However, the story of the little red-nosed reindeer was initially rejected by publishers, as a red nose was seen as a sign of chronic alcoholism and therefore socially unacceptable as a children’s book character. However Robert L. May persisted with the idea, asking his friend Denver Gillen, an illustrator, to draw a cute reindeer using zoo deer as inspiration.

In it’s first year of publication, 2.4 million copies of Robert L. May’s charming Christmas story were distributed by the retailer. 2.4 Million!

This charming story has then evolved into many forms; including the famous song that was adapted from May’s original story in 1949 by his brother-in-law, Johnny Marks! Rudolph has since appeared in film, television, other story books, comic books, games and so on and is one most of the most recognised Christmas characters around the world.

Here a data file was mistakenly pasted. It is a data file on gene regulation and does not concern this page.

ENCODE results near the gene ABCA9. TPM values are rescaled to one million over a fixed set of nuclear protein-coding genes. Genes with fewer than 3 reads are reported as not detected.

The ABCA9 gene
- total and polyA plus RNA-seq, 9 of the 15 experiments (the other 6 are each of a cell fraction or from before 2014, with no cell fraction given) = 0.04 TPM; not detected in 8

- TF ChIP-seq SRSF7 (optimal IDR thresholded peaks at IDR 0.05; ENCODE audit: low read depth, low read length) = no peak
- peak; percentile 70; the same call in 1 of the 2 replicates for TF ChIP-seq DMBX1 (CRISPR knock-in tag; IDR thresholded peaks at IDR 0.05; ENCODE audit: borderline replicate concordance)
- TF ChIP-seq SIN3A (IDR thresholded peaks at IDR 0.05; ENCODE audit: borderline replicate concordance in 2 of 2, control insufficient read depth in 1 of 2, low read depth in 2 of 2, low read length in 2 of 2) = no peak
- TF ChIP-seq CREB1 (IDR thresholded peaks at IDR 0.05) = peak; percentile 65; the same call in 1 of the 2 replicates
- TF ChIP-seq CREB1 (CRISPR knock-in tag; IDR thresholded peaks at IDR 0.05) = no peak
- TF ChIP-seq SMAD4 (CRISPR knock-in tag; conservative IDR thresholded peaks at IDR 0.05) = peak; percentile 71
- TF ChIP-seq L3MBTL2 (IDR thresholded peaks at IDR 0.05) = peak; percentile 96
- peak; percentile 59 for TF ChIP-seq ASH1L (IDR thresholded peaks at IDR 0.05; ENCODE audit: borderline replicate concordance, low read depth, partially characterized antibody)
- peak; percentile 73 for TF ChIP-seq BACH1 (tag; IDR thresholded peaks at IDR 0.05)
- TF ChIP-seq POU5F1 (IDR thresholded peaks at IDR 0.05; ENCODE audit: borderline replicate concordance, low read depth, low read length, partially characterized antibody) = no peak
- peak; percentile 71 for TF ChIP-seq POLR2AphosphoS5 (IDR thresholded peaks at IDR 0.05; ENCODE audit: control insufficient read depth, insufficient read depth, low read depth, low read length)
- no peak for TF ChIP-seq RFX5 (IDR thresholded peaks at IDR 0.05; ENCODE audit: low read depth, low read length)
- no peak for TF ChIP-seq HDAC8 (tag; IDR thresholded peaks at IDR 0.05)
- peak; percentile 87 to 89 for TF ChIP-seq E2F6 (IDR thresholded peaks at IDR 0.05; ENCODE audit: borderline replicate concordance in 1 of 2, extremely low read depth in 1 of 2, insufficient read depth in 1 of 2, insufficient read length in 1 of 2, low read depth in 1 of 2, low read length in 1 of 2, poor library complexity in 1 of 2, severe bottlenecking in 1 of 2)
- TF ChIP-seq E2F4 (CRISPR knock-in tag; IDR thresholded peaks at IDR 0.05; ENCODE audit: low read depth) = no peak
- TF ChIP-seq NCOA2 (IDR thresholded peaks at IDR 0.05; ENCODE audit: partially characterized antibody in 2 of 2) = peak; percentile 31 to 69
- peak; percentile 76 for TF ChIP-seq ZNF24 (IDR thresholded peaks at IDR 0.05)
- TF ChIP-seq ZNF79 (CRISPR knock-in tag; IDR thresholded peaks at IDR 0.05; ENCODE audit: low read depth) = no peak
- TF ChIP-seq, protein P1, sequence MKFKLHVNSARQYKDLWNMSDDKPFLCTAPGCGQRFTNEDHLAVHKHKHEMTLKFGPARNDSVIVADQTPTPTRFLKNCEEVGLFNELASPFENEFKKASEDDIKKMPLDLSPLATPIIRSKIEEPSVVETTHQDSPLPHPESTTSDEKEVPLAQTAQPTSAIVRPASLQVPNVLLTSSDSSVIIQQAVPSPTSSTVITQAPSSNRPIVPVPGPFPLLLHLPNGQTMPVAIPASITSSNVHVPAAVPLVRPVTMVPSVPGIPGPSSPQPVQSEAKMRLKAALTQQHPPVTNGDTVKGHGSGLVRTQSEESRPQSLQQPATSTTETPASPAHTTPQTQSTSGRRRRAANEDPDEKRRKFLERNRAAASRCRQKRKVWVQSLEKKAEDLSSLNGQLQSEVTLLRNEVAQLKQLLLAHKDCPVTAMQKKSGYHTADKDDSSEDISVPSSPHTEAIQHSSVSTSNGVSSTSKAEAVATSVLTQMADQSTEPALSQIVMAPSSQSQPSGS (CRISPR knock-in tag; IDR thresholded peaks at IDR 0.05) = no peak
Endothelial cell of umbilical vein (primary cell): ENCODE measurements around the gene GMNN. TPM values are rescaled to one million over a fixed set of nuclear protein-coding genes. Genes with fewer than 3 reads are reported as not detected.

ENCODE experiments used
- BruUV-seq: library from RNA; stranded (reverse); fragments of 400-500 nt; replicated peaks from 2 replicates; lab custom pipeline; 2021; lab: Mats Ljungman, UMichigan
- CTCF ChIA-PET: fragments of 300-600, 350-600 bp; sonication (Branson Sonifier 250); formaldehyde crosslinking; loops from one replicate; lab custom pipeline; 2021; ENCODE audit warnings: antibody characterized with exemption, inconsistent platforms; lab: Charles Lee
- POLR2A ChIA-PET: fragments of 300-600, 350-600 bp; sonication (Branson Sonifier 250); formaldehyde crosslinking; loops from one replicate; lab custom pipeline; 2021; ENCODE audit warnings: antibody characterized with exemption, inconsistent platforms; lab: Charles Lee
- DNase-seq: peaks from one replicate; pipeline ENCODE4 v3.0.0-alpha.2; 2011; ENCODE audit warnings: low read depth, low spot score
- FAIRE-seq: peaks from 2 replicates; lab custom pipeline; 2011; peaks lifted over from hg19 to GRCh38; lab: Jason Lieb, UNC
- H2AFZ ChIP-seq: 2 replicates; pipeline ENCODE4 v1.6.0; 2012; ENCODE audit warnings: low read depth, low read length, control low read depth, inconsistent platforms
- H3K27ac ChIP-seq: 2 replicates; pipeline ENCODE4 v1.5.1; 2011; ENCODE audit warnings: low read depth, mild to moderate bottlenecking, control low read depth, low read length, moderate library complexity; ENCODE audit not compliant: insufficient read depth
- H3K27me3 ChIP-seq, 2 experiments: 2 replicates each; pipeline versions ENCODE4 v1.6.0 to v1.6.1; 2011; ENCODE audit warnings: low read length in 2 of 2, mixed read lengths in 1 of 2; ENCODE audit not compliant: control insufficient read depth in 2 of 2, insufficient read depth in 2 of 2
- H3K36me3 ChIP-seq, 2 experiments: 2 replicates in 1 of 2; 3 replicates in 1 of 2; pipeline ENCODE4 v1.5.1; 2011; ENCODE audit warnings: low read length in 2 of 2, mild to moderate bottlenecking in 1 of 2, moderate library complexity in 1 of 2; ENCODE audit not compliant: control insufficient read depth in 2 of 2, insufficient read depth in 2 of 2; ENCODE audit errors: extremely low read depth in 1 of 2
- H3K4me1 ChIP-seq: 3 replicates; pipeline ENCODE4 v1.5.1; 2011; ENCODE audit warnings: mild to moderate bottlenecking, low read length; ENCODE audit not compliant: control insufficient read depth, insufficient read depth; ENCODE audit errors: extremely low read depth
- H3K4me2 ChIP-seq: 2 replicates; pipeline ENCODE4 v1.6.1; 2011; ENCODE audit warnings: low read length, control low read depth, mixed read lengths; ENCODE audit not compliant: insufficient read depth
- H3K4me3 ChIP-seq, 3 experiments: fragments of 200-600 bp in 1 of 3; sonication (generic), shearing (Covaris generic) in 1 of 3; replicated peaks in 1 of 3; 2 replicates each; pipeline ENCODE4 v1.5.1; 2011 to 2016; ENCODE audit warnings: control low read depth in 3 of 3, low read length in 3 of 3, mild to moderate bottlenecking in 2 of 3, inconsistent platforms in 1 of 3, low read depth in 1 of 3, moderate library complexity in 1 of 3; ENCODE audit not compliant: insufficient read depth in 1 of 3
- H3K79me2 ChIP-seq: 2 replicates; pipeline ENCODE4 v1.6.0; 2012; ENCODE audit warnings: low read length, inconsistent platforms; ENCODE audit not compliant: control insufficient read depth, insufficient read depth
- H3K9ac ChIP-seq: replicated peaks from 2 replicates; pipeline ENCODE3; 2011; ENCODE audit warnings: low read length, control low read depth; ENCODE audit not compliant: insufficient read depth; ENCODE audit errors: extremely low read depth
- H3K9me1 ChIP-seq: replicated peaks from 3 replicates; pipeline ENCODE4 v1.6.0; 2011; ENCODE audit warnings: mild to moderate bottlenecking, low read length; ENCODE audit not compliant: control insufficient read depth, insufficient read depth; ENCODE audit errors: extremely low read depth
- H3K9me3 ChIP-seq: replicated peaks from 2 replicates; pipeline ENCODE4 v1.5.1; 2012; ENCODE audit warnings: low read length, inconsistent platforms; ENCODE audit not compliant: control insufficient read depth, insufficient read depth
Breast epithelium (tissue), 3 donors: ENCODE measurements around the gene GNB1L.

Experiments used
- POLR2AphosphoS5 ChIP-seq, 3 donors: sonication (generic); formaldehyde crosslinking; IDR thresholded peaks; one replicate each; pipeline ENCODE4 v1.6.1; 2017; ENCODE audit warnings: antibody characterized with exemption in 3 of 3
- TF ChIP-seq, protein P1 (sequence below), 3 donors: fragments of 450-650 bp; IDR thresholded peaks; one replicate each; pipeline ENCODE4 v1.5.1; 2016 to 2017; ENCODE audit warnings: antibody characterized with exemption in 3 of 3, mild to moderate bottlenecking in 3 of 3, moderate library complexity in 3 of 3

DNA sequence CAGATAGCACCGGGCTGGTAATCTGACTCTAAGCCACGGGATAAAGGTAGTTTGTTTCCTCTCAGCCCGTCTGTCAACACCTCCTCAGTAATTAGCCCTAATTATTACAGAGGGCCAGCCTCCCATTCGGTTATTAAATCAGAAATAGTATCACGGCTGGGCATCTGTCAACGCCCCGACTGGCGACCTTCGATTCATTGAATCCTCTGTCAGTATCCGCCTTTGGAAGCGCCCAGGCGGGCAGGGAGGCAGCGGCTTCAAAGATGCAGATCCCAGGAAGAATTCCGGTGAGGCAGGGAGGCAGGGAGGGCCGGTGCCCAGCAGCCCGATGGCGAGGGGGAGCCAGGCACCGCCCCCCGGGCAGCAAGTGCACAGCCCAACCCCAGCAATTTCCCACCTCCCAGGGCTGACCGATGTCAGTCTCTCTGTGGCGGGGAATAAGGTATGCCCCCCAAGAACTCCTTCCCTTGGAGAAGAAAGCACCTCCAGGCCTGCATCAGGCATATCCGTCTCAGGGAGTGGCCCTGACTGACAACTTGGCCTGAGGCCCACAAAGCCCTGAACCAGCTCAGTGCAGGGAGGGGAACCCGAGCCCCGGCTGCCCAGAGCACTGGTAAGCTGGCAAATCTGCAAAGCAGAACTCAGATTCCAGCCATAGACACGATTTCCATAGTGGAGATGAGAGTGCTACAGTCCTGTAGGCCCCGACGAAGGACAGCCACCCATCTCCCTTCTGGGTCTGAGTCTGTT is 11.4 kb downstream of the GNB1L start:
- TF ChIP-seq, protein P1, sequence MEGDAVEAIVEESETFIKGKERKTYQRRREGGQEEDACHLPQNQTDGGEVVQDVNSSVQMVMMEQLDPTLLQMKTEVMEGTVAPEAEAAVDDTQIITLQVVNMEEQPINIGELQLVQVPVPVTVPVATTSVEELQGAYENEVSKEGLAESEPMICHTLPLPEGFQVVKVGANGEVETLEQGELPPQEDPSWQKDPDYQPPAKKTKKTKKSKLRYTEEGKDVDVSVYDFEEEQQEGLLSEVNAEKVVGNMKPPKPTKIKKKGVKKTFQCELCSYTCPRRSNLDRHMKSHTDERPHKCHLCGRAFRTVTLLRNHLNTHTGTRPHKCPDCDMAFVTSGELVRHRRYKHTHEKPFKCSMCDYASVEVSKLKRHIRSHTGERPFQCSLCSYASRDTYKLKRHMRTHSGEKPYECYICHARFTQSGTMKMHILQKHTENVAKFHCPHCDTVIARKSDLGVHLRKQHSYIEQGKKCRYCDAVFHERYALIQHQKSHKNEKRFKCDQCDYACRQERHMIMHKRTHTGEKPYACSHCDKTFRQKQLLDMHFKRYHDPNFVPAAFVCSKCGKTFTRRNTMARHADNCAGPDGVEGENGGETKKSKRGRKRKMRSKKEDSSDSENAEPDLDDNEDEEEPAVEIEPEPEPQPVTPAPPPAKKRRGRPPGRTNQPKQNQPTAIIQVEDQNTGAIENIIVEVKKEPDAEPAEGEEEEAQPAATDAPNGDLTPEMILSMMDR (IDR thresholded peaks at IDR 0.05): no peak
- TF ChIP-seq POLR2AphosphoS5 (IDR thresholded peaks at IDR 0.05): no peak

So, whilst you might recall the most famous reindeer of all, can you name Santa’s other reindeer?





© Katherine A. Kovács and The Writer Within, (2013-2018). Unauthorised use and/or duplication of this material without express and written permission from this blog’s author and/or owner is strictly prohibited. Excerpts and links may be used, provided that full and clear credit is given to Katherine A. Kovács and The Writer Within with appropriate and specific direction to the original content.


Loss and Legacy

Hello Lovelies,

This year has been had a much better start to it for me, than the entire of last year. However, sadly it has also seen the loss of a number of great patrons of the Arts, most recently with the passing of the Pulitzer Prize winning author of “To Kill a Mockingbird”, Harper Lee.